1760 → 1710 cm-1 E-withdrawing effect H-bonding Ketones: tow E-releasing group Aldehyde: one E-releasing group 46
CARBOXYLIC ACIDS O-H Stretch, usually very broad (strongly H-bonded), occurs at 3400–2400 cm−1 and often overlaps the CIH absorptions. C=O Stretch, broad, occurs at 1730 –1700 cm−1. Conjugation moves the absorption to a lower frequency. C-O Stretch occurs in the range 1320 –1210 cm−1, medium intensity. 55
Nujol: It is a mineral oil [CnH(2n + 2)] used in infrared spectroscopy. It has the following absorption peaks: 2950-2800, 1465-1450, and 1380–1370 cm−1. It is used to prepare a thin film of the sample squeezed between two KBr plates. The KBr pellet is placed in the sample holder of the IR-instrument. 57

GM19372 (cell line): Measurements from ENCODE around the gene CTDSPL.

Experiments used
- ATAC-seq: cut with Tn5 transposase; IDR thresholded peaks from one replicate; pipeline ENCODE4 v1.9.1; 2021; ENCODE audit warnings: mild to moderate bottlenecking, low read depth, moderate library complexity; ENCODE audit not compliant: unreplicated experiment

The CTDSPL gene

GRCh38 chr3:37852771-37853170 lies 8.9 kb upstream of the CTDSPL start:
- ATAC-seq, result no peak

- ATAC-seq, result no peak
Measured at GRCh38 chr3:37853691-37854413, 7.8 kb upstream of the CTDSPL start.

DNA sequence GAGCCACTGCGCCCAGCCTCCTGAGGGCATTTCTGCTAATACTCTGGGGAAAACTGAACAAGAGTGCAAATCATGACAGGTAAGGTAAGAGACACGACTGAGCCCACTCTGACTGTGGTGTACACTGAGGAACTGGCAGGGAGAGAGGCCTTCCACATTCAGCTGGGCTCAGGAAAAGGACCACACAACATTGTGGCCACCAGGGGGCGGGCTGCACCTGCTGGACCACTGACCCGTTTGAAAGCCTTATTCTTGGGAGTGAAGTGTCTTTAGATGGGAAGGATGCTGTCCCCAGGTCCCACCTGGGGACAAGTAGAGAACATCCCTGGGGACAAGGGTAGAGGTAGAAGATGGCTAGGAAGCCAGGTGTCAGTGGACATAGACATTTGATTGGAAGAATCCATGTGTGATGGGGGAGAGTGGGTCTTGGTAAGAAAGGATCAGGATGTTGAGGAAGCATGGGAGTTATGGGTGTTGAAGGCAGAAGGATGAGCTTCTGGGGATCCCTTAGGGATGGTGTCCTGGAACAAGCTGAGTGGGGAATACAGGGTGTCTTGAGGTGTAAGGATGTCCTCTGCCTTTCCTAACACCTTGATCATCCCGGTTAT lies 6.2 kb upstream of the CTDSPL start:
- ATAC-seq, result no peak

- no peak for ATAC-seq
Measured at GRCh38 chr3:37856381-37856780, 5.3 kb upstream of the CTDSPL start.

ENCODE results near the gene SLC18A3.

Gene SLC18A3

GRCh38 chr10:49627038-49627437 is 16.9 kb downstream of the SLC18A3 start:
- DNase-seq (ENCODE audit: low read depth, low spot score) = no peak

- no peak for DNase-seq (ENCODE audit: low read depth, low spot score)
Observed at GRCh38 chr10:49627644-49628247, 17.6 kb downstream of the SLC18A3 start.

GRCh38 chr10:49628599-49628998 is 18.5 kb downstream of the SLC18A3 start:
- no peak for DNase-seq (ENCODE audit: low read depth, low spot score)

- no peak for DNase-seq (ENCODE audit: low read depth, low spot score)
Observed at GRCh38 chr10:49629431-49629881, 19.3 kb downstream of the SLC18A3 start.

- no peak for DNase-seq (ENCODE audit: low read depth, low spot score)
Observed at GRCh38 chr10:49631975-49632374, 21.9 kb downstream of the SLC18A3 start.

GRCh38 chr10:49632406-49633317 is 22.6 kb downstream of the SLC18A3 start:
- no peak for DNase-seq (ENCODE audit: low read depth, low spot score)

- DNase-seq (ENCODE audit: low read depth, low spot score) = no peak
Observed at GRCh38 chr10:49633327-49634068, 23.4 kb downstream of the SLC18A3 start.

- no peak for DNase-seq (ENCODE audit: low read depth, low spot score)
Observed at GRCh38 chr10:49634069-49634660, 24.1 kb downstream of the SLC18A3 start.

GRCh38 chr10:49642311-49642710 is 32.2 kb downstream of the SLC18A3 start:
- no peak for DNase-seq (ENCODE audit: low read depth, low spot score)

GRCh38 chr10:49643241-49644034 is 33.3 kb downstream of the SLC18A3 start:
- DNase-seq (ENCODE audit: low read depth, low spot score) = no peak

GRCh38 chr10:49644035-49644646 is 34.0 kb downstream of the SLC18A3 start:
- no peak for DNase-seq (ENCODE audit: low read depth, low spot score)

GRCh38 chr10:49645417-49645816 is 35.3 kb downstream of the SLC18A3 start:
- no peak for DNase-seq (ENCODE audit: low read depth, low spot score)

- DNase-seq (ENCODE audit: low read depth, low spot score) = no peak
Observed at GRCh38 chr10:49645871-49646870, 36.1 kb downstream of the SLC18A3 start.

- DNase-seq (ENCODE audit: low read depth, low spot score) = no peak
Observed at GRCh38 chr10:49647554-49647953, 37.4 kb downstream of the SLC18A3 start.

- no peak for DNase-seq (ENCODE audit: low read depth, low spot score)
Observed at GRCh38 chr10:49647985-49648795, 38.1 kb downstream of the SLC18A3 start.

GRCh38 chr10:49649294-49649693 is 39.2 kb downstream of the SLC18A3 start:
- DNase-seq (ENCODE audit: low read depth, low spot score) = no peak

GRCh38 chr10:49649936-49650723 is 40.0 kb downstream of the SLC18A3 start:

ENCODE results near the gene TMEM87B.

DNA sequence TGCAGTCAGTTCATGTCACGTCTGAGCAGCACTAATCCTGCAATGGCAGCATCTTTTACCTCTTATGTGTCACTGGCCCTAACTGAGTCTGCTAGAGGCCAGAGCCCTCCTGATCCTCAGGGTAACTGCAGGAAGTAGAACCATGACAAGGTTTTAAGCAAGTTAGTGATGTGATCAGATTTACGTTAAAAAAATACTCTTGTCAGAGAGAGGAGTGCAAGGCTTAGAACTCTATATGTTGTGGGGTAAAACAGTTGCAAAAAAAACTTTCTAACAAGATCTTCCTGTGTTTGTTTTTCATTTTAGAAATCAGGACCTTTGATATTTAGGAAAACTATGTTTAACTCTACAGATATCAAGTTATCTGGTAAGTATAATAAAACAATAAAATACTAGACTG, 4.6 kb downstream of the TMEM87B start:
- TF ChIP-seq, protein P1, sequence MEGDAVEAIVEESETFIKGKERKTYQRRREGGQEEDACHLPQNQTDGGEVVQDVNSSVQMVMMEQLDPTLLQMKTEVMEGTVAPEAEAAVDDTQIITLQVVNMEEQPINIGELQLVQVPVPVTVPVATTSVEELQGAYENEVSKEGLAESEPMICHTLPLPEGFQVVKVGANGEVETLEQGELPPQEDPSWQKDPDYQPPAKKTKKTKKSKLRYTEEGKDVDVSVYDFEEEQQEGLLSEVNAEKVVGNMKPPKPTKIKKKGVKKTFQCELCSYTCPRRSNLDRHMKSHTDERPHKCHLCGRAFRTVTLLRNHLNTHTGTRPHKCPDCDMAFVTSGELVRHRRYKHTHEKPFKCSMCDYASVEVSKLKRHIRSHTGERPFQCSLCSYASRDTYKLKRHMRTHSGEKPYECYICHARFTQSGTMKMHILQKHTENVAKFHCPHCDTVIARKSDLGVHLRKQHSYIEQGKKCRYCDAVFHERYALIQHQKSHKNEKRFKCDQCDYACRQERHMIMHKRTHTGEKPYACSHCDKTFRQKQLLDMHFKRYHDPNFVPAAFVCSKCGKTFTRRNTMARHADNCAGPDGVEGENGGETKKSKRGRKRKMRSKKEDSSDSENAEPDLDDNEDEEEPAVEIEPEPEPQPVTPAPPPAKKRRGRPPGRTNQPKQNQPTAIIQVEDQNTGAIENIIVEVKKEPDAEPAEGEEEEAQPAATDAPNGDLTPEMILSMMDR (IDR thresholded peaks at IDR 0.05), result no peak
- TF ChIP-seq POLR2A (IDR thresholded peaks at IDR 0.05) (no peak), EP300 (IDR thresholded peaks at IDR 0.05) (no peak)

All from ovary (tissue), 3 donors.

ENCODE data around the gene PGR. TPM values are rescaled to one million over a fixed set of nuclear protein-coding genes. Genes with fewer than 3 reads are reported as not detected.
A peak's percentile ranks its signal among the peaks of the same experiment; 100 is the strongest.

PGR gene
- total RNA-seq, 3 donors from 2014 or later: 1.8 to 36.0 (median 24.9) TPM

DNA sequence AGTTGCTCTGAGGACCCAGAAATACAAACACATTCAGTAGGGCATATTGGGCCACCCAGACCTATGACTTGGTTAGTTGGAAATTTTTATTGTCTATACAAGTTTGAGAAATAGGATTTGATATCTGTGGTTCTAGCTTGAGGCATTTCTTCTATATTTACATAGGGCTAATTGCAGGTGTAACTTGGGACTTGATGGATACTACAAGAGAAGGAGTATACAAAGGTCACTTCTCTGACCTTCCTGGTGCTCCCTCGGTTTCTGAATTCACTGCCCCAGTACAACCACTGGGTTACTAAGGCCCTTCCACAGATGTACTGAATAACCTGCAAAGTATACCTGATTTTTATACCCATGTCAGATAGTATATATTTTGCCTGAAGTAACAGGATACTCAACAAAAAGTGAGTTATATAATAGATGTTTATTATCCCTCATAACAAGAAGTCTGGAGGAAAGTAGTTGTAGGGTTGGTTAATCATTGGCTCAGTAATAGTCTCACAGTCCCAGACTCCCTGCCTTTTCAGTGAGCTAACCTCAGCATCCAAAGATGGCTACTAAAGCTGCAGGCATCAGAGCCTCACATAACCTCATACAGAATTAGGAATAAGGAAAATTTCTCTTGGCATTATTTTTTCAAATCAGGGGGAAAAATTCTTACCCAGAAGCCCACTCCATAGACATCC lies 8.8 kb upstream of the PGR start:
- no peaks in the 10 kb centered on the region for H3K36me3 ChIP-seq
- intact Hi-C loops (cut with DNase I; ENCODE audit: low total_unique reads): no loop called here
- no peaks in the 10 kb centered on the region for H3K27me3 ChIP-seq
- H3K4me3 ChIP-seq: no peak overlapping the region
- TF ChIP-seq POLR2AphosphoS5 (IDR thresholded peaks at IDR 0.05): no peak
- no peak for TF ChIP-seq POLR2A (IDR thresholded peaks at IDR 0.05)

AMIDES: C=O Stretch occurs at approximately 1680 –1630 cm−1. N-H Stretch in primary amides (INH2) gives two bands near 3350 and 3180 cm−1. Secondary amides have one band (INH) at about 3300 cm−1. N-H Bending occurs around 1640 –1550 cm−1 for primary and secondary amides. 62
ACID CHLORIDES C=O Stretch occurs in the range 1810–1775 cm−1 in unconjugated chlorides. Conjugation lowers the frequency to 1780–1760 cm−1. C-Cl Stretch occurs in the range 730–550 cm−1. 65
ANHYDRIDES C=O Stretch always has two bands, 1830–1800 cm−1 and 1775–1740 cm−1, with variable relative intensity. Conjugation moves the absorption to a lower frequency. Ring strain (cyclic anhydrides) moves the absorptions to a higher frequency. C-O Stretch (multiple bands) occurs in the range 1300–900 cm−1. 68